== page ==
Pitching is deep and plentiful these days, but we are still seeing a lot of the same "sleepers" mentioned for the early-to-mid rounds of mixed league drafts this year, including Carlos Carrasco, Marcus Stroman and Mike Fiers. I like those guys too, but I am going to dig a bit deeper for the purposes of this annual column.
If you read this piece last year, you might have been more inclined to draft eventual AL Cy Young Award winner Corey Kluber along with Tyson Ross, Alex Wood and Rick Porcello. Not a bad group. My method stays the same this year. According to NFBC, none of the pitchers below have an ADP (average draft position) higher than 220 at NFBC at the moment. It's hard to beat what we did last year, but let's give it a try anyway.
Brandon McCarthy RHP, Dodgers
McCarthy's 2014 doesn't stand out on the surface, as he had a 4.05 ERA (including a 94 ERA+) across 32 starts, but his peripherals were much stronger and he was a very different pitcher after being traded from the Diamondbacks to the Yankees in July. The 31-year-old finished the year strong by posting a 2.89 ERA with an 82/13 K/BB ratio in 90 1/3 innings over 14 starts with New York. There was something tangible behind his success, as he relied more on his cutter, a pitch the Diamondbacks discouraged him from using. McCarthy has a lengthy injury history (most notably a stress reaction in his right scapula), so I can understand some reason for pause, but he reached the 200-inning mark for the first time last season and did so while posting the highest velocity of his career. He also pushed his ground ball rate above 50 percent for the first time. There's a lot to like here, especially now that he's back in the National League and will be making half of his starts at the pitcher-friendly Dodger Stadium.
James Paxton LHP, Mariners
The biggest thing preventing Paxton from a breakout is his health. He was limited to just 13 starts last season, first missing time with a strained lat and then having his return delayed due to shoulder inflammation. However, the southpaw was very effective when healthy, posting a 3.04 ERA with a 59/29 K/BB ratio in 74 innings while allowing three earned runs or fewer in 12 out of his 13 starts. His lone blemish was a six-walk performance (8 ER in 2 2/3 innings) against the Blue Jays on September 22 which skewed his overall numbers. We're still working with a very small sample of major league innings, but Paxton induces grounders, has mid-90s heat and gets plenty of whiffs on his curveball. He also calls a pitcher-friendly ballpark home and should go into spring training with a rotation spot. The ingredients are here for him to make a big jump in 2015 if he can take the ball every fifth day.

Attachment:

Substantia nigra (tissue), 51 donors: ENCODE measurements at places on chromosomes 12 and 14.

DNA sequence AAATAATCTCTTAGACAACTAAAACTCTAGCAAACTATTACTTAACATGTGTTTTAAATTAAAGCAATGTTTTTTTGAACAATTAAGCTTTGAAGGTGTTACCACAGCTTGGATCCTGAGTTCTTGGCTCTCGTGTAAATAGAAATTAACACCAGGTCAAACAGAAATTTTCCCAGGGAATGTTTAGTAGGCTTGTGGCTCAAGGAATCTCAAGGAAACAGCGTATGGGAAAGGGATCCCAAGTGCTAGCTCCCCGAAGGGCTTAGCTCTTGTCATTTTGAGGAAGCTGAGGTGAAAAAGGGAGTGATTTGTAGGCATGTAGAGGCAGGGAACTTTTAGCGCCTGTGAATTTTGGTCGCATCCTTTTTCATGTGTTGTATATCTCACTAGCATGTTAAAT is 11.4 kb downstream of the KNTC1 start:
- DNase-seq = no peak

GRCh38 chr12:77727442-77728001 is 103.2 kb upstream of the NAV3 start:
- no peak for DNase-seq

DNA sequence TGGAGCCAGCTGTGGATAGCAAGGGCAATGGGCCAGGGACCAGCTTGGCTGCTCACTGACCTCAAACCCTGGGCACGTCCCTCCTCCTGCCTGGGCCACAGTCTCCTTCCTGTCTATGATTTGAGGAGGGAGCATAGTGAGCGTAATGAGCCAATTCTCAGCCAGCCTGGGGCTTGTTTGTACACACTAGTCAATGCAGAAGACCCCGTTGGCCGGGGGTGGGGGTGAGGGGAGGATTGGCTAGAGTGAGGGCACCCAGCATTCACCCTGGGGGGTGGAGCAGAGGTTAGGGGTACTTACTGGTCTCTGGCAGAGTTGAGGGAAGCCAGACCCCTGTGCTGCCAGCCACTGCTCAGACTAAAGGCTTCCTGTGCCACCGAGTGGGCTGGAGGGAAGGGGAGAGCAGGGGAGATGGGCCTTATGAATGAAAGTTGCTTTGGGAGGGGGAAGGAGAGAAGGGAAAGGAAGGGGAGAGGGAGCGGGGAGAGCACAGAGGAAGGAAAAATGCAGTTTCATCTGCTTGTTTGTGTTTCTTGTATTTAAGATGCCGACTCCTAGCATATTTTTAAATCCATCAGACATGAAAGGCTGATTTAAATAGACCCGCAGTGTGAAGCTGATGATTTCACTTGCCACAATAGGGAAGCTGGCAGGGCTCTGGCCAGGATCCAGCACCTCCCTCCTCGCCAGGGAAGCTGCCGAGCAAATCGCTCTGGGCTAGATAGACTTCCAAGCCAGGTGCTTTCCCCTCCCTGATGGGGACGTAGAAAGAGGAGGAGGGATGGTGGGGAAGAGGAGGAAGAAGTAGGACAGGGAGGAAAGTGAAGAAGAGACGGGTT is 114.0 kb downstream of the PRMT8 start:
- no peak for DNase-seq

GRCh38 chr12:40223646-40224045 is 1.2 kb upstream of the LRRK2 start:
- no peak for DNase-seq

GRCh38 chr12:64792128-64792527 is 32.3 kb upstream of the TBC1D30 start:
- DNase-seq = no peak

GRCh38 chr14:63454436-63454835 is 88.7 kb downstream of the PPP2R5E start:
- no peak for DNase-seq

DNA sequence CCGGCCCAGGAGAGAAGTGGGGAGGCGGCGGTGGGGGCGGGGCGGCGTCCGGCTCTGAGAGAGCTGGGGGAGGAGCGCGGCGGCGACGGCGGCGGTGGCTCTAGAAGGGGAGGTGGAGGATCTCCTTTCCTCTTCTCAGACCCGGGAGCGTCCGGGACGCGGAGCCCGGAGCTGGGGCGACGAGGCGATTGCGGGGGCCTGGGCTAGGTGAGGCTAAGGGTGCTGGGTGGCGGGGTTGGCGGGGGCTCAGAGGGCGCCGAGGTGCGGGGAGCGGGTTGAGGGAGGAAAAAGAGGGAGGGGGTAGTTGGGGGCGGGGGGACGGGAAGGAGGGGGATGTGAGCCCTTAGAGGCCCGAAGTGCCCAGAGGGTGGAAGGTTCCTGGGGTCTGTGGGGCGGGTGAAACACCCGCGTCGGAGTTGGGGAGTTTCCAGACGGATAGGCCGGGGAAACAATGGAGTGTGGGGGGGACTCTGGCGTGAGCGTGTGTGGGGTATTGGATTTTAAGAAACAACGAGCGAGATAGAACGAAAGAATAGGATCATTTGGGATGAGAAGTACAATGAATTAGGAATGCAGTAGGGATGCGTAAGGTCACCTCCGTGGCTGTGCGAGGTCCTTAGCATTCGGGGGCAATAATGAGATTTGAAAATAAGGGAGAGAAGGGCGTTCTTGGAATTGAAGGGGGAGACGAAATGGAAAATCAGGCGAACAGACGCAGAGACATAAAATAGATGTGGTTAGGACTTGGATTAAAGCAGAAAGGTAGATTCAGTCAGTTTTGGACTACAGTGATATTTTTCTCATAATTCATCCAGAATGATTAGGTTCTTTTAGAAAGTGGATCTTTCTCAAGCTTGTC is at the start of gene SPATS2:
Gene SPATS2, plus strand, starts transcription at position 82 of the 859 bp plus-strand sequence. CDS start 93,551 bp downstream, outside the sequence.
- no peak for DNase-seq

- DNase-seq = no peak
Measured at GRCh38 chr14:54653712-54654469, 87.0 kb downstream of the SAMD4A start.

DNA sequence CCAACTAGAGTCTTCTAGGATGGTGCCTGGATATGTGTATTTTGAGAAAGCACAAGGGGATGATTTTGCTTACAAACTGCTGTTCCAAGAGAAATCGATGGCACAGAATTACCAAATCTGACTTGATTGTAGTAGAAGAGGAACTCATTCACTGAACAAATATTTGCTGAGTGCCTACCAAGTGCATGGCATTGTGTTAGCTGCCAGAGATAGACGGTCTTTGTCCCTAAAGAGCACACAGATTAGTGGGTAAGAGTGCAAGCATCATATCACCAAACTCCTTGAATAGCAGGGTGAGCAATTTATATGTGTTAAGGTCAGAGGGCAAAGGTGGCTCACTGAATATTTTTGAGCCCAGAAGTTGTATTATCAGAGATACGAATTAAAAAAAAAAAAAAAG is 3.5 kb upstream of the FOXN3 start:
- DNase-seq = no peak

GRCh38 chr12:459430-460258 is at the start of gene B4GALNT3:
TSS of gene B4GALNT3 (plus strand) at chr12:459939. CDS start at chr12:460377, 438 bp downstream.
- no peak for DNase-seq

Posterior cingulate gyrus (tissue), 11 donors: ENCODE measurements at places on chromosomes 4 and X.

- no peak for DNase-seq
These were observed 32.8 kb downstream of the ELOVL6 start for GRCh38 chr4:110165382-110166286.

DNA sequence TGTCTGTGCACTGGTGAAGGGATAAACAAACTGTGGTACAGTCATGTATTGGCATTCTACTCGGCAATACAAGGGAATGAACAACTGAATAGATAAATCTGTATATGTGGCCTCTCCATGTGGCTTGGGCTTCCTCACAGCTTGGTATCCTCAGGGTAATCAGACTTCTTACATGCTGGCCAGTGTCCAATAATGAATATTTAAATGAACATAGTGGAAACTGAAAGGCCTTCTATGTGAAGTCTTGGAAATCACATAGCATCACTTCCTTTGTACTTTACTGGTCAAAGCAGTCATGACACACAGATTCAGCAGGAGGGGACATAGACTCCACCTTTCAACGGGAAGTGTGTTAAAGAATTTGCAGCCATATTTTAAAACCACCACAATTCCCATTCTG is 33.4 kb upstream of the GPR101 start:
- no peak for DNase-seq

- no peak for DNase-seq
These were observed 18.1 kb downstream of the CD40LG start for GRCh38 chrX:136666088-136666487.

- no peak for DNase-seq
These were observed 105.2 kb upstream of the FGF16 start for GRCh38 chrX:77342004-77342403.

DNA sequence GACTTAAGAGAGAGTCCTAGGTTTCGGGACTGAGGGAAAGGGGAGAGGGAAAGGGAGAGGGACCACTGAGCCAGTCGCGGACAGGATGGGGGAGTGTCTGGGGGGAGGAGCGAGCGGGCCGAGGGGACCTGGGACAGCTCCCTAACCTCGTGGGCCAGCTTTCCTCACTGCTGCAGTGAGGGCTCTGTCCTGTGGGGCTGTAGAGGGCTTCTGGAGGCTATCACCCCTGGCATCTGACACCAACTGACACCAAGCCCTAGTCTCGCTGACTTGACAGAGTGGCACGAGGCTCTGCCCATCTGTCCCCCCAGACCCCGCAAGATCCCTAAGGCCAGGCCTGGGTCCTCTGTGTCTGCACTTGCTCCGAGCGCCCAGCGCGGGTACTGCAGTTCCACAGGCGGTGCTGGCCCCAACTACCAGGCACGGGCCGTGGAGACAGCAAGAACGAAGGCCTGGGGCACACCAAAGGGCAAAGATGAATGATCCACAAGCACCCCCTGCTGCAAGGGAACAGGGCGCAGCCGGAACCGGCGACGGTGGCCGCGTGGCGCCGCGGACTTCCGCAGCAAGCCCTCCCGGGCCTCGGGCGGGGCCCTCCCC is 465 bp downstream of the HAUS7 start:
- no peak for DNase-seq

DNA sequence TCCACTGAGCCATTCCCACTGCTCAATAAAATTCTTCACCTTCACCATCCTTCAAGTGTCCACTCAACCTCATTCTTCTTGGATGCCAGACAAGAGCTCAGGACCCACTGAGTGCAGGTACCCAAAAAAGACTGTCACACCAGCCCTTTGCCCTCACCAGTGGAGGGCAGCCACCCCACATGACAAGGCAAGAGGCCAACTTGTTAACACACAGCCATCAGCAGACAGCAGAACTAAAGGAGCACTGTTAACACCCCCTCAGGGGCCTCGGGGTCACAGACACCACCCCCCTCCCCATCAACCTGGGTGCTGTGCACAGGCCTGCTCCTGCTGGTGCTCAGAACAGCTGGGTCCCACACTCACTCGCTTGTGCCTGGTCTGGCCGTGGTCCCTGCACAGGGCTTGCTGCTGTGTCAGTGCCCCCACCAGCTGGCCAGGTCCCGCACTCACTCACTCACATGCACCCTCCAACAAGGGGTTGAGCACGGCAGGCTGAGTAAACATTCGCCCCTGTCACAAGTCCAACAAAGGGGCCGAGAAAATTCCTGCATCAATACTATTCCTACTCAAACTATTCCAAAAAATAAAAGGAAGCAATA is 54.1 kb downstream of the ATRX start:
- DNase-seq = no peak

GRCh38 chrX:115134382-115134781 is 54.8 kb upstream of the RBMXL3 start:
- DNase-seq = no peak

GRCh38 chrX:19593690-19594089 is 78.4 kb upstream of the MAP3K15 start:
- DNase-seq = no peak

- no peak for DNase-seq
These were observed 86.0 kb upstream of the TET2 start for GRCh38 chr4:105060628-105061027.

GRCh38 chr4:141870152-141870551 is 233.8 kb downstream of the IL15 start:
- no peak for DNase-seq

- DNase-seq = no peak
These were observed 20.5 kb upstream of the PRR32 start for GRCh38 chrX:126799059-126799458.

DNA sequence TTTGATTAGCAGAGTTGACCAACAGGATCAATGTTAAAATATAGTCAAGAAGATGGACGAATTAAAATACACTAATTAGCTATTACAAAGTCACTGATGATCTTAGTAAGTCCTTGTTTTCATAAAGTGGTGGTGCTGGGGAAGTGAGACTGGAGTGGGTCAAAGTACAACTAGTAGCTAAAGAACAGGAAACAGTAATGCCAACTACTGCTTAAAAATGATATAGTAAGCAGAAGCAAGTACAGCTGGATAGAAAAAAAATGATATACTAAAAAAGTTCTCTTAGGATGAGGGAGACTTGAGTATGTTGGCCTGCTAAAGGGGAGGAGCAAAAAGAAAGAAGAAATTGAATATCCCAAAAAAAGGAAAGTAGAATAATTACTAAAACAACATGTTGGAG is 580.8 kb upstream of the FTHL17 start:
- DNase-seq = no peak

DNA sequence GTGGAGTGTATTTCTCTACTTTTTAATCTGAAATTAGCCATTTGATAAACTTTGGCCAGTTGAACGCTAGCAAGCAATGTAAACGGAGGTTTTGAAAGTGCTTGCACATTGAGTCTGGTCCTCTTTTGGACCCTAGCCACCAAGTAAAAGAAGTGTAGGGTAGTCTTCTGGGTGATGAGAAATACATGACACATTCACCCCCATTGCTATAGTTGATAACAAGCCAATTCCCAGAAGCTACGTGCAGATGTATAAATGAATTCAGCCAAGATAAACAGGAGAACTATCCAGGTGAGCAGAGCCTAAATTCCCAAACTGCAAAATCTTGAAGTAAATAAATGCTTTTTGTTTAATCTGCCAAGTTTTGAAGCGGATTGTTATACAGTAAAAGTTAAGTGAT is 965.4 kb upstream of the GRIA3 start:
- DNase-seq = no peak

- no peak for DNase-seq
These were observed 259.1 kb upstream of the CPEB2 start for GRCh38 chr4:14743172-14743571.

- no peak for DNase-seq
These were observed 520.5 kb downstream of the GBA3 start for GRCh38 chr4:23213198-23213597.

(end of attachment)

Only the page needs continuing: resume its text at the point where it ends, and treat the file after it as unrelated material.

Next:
Derek Holland LHP, Rangers
Hey, remember this guy? Judging by his ADP (average draft position), he seems like a forgotten man these days. Don't make that mistake. Holland required microfracture surgery on his left knee last January after suffering a freak accident at home and experienced a couple of setbacks before finally making it back to the Rangers in September when they were playing out the string and most people weren't paying attention. He was quietly excellent in that small sample, as evidenced by his 1.46 ERA and 25/5 K/BB ratio across 37 innings. Holland's control has improved over time and his swinging strikes were trending up in 2013, so I'm excited to see what he can do this season. Pitching in Texas hurts his chances of emerging as a frontline starter in fantasy leagues, but he should be a reliable option in all formats.